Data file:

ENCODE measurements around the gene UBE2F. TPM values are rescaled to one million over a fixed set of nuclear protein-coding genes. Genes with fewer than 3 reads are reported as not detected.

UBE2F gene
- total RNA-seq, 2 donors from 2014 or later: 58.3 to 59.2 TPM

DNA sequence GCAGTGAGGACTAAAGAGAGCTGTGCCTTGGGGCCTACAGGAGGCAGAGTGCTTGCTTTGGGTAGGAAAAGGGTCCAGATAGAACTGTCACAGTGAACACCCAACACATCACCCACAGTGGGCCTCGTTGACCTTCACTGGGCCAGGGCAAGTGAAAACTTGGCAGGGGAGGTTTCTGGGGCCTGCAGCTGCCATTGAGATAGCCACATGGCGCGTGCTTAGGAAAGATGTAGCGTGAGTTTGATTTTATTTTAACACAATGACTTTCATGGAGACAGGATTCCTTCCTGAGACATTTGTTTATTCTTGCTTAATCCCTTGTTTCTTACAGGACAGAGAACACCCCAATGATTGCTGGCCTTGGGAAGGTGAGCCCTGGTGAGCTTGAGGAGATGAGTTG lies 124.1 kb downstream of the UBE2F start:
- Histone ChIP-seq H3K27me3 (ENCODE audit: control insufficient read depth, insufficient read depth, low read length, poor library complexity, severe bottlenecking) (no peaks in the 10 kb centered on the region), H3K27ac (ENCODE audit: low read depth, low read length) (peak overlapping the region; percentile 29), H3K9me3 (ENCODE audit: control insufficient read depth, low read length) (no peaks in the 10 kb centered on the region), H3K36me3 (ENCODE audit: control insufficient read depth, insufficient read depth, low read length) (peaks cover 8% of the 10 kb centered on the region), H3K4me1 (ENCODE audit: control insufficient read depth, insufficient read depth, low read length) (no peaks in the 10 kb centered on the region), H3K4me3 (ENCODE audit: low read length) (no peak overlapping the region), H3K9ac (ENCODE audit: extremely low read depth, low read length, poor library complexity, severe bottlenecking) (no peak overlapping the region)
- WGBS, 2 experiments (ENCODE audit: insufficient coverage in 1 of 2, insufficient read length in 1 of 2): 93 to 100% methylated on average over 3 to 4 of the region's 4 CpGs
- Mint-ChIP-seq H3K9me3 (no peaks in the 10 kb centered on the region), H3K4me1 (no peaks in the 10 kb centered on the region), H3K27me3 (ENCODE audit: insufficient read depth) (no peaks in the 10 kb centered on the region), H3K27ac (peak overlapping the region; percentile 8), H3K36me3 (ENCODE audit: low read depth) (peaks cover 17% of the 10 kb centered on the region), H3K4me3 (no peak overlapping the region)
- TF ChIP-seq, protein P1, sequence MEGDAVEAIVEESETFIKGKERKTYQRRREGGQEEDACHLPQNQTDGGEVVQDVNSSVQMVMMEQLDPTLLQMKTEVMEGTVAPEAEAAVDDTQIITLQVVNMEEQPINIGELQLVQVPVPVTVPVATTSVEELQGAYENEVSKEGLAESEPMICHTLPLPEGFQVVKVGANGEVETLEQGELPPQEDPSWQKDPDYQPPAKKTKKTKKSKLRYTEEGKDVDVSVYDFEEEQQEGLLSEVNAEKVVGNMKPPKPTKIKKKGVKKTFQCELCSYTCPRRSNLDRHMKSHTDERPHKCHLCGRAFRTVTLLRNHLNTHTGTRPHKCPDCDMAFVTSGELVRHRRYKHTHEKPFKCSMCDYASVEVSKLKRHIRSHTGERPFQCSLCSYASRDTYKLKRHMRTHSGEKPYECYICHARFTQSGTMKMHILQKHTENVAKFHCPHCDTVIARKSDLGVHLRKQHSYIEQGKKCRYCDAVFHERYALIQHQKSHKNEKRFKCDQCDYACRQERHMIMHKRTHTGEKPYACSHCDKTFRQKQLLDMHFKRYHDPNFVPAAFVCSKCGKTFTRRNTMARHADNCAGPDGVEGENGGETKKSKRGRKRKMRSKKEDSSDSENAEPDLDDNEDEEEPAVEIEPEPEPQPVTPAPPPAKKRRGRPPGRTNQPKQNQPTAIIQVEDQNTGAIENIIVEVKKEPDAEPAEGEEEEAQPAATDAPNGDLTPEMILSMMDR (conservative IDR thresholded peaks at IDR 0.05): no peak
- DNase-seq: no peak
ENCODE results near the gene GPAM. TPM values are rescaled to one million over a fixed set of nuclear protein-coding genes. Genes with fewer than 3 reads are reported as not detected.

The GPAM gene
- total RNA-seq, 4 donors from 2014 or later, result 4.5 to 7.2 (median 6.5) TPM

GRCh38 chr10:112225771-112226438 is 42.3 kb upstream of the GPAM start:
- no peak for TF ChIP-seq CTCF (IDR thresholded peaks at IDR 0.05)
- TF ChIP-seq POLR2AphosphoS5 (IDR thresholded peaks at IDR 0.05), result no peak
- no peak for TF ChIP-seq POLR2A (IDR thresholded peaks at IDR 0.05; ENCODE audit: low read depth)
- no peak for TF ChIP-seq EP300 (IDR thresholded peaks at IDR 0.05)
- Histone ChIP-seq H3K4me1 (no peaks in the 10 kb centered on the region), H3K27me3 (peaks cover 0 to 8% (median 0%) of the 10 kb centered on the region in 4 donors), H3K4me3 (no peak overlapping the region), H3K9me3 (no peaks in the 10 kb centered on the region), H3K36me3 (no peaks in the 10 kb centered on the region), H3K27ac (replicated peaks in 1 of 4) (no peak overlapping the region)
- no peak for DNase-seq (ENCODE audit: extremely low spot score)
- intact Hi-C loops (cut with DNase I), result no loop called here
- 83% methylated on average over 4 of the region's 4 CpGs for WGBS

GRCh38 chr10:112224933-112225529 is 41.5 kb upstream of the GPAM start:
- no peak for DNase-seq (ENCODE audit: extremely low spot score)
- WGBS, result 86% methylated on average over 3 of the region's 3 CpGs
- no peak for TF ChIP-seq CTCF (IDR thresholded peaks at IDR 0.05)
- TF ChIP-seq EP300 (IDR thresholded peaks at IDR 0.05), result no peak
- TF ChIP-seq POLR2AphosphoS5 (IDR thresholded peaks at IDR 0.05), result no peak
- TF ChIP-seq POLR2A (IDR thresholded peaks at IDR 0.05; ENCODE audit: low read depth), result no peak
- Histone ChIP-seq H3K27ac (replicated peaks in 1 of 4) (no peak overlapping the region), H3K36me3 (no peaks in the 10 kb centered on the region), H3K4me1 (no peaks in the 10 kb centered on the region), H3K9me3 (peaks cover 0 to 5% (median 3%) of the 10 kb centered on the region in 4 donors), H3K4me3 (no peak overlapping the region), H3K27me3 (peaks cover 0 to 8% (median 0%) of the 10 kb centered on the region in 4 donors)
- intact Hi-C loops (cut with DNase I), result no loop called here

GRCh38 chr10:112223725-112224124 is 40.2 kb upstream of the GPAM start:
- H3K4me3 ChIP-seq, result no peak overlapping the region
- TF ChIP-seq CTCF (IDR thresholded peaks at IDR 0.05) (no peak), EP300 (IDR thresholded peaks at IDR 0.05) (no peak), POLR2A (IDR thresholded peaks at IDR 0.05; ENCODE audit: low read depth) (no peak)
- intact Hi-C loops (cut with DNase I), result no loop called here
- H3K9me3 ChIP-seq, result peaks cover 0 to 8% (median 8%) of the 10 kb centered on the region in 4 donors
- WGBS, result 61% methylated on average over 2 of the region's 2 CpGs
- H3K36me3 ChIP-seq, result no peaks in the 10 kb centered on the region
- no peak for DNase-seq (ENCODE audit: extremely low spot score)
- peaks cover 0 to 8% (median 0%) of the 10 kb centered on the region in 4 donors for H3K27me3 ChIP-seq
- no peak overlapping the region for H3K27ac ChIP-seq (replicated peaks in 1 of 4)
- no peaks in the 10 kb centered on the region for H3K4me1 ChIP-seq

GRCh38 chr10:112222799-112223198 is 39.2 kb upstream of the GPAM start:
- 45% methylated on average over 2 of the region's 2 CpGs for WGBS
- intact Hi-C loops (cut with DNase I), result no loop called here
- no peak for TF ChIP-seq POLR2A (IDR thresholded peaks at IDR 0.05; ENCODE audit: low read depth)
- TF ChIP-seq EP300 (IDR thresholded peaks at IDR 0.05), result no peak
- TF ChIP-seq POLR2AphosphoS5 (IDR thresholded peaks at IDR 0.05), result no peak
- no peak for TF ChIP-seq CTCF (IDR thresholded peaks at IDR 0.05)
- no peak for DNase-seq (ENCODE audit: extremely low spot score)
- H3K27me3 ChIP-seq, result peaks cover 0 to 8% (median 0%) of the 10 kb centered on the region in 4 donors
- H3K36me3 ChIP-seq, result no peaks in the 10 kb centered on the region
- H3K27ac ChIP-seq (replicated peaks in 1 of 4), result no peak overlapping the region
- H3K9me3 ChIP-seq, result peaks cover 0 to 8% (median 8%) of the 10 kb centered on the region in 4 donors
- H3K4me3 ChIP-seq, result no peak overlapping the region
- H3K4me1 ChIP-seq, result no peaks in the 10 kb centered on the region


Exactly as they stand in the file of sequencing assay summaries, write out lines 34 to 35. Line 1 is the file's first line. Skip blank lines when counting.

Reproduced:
- intact Hi-C loops (cut with DNase I), result no loop called here
- H3K9me3 ChIP-seq, result peaks cover 0 to 8% (median 8%) of the 10 kb centered on the region in 4 donors